In this light, I am going to take a deep history and deep heritage approach, to show from whence we came and to whither bound, to show how we can make the Great Turn to transform all of the rules of our social engagements so that they can uplift us to the highest heights and not lead us downtrodden to the lowest-lows.
Sir Probyn had pride of place of Brimstone Hill in his heart, for it manifested the unbreakable spirit in the hearts and minds and backs and hands and feet of the slaves who built it, as manifested in their superb craftsmanship.
For him this was proof of principle that no matter how diabolic the times were, THAT spirit could never have been extinguished and can NOW be tapped into as a source of transformation that guides our thoughts, feelings and actions, individually and collectively, in comprehensively inclusive and imaginatively creative life-enabling ways.
There are lots of things coming together, economic crises, ecological crises, social crises. My friend and mentor Fritjof Capra once said if you follow the rivers of these crises upstream, you meet a crises of consciousness, a crises of perception. A crises of how we see our selves and our role in this living planet. Read More
PAHO TV Published on Oct 18, 2016 The life course approach suggests that your current state of health is usually a result of your previous life experiences. Reproduced from: https://www.paho.org/salud-en-las-americas-2017/?p=69 BUILDING HEALTH THROUGHOUT THE LIFE COURSE Introduction Health is a component of and a key resource for human development. It results from a cumulative process of… Read More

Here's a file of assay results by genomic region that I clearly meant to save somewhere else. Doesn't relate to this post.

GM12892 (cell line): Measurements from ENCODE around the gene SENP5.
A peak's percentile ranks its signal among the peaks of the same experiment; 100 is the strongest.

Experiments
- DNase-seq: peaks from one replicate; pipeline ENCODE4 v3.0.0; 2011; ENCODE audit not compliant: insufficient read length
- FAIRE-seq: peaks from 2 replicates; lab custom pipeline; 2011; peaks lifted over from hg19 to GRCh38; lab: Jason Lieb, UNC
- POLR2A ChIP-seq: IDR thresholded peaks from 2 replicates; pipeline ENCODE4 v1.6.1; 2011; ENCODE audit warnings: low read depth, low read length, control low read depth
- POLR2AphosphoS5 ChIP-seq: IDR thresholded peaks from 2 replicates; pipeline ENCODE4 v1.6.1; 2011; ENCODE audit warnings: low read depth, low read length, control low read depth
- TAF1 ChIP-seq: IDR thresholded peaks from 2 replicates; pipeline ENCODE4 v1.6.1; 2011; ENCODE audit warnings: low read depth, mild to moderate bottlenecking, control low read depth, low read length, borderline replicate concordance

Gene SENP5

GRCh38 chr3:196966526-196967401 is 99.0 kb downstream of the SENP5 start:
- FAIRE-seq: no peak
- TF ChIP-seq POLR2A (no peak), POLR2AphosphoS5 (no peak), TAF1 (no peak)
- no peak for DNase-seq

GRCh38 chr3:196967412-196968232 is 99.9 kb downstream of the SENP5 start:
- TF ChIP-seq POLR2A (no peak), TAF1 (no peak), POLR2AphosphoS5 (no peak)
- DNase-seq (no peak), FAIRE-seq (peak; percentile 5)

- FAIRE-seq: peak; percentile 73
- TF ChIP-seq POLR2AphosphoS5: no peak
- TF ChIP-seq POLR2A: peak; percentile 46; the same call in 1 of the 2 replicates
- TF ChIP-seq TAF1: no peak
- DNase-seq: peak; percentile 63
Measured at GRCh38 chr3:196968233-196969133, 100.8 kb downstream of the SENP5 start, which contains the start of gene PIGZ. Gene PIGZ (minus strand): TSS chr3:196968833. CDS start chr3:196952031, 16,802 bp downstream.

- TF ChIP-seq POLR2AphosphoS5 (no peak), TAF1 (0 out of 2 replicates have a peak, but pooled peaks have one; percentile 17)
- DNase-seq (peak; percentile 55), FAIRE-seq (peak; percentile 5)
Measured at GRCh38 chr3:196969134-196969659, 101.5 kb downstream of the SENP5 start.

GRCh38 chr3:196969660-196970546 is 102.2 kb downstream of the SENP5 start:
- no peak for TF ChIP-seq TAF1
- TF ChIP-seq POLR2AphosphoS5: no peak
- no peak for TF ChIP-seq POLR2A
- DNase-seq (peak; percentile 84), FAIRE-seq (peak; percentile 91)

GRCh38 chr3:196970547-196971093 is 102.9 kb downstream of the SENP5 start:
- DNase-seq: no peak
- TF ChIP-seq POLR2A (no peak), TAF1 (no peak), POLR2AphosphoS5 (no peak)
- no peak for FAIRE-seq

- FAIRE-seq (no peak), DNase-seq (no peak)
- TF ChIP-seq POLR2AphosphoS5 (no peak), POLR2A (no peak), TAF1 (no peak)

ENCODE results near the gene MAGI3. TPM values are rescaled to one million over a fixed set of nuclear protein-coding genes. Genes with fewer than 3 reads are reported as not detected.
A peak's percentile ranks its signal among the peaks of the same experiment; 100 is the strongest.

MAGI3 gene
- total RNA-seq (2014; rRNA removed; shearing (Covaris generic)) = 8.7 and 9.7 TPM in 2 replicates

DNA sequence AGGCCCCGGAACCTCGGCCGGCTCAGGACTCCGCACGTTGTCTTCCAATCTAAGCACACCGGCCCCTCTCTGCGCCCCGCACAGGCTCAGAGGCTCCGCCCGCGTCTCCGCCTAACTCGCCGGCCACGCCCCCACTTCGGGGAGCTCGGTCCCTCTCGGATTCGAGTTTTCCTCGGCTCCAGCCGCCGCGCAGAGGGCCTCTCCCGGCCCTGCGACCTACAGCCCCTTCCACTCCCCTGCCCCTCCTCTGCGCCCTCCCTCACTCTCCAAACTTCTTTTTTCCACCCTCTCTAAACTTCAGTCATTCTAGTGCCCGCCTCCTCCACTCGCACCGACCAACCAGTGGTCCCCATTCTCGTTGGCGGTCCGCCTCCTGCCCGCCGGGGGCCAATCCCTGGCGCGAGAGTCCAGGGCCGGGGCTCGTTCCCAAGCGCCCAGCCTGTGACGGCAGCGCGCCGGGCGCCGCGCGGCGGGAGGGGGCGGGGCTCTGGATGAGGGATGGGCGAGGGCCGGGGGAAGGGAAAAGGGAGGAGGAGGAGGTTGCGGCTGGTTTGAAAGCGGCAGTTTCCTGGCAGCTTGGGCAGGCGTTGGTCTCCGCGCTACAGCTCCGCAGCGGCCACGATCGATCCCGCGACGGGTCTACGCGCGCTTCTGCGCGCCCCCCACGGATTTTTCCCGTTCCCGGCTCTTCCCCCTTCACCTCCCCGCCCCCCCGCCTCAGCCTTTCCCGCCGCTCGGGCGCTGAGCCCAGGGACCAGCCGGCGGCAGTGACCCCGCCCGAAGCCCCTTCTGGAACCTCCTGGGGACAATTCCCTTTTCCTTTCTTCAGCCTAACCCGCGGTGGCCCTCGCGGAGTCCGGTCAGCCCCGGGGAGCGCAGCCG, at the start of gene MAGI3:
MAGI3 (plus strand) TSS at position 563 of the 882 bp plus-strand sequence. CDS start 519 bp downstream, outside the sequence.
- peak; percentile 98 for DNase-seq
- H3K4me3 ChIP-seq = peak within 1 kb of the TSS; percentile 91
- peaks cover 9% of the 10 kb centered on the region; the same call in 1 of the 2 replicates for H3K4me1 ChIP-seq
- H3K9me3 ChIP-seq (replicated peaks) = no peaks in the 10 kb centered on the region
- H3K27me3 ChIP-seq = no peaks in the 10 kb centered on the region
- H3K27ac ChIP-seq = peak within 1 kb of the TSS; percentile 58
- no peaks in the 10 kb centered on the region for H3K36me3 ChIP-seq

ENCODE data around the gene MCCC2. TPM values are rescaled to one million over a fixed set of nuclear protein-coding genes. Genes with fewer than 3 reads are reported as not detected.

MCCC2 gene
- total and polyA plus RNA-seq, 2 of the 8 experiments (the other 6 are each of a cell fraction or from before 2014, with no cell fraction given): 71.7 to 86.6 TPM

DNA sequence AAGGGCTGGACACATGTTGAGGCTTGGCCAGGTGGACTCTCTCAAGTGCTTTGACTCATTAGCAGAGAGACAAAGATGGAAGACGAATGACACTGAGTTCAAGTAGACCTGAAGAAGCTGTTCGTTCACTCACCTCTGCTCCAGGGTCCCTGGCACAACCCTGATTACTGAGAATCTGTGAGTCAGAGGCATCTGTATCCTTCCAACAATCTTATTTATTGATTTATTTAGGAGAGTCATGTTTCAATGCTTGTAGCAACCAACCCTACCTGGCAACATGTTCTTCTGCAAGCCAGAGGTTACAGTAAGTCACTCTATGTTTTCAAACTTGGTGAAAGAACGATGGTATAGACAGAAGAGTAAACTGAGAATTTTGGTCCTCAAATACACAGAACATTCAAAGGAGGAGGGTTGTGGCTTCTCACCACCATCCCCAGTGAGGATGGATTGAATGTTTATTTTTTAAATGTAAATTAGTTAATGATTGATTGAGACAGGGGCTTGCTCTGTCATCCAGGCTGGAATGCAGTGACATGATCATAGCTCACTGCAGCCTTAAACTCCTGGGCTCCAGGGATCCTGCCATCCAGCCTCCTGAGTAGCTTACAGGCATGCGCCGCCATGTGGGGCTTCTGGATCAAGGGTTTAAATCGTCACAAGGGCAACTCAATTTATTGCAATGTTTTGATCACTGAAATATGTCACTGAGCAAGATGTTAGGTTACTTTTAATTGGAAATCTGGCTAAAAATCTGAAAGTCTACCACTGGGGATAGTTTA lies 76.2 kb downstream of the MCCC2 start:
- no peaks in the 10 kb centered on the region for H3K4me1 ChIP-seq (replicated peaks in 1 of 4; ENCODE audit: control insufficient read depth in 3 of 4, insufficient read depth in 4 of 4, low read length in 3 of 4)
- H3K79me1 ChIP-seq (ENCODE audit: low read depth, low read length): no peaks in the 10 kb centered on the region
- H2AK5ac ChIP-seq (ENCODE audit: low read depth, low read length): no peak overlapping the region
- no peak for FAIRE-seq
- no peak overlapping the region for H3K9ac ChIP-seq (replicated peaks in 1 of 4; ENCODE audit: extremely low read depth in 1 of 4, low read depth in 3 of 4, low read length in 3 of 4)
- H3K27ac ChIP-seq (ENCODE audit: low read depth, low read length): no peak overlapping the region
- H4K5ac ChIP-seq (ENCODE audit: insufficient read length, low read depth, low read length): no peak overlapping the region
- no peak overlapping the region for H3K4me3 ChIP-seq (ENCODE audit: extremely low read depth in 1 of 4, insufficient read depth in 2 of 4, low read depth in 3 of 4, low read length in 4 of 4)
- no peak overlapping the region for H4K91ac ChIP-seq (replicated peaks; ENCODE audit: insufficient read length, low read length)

Reproduced from: https://medium.com/age-of-awareness/health-interconnectedness-and-salutogenesis-ca69c4f5366c Health, Interconnectedness and Salutogenesis from ‘Design for Human and Planetary Health’ D.C. Wahl 2006 So what genuine possibilities stand before us when we are considering the question of health? Without doubt it is part of our nature as living beings that our conscious self-awareness remains largely in the background so that our enjoyment of… Read More
Foresight report looking at how we can respond to rising levels of obesity in the UK. “Foresight projects give evidence to policy-makers to help them make policies that are more resilient to the future.” Images below were captured from: https://assets.publishing.service.gov.uk/government/uploads/system/uploads/attachment_data/file/287937/07-1184x-tackling-obesities-future-choices-report.pdf Please click on the image to enlarge to study in detail.
http://www.truehealthinitiative.org The following were screenshot from the above website.
Reproduced from: https://hackernoon.com/design-for-human-and-planetary-health-a-transdisciplinary-approach-to-sustainability-e83ed741c63d Design for human and planetary health: a transdisciplinary approach to sustainability WIT Transactions on Ecology and the Environment, Vol 99, © 2006 WIT Press, ISSN 1743–3541 (on-line) D. C. Wahl, Centre for the Study of Natural Design, University of Dundee, Scotland, UK Abstract This paper explores various integrative frameworks that are contributing to… Read More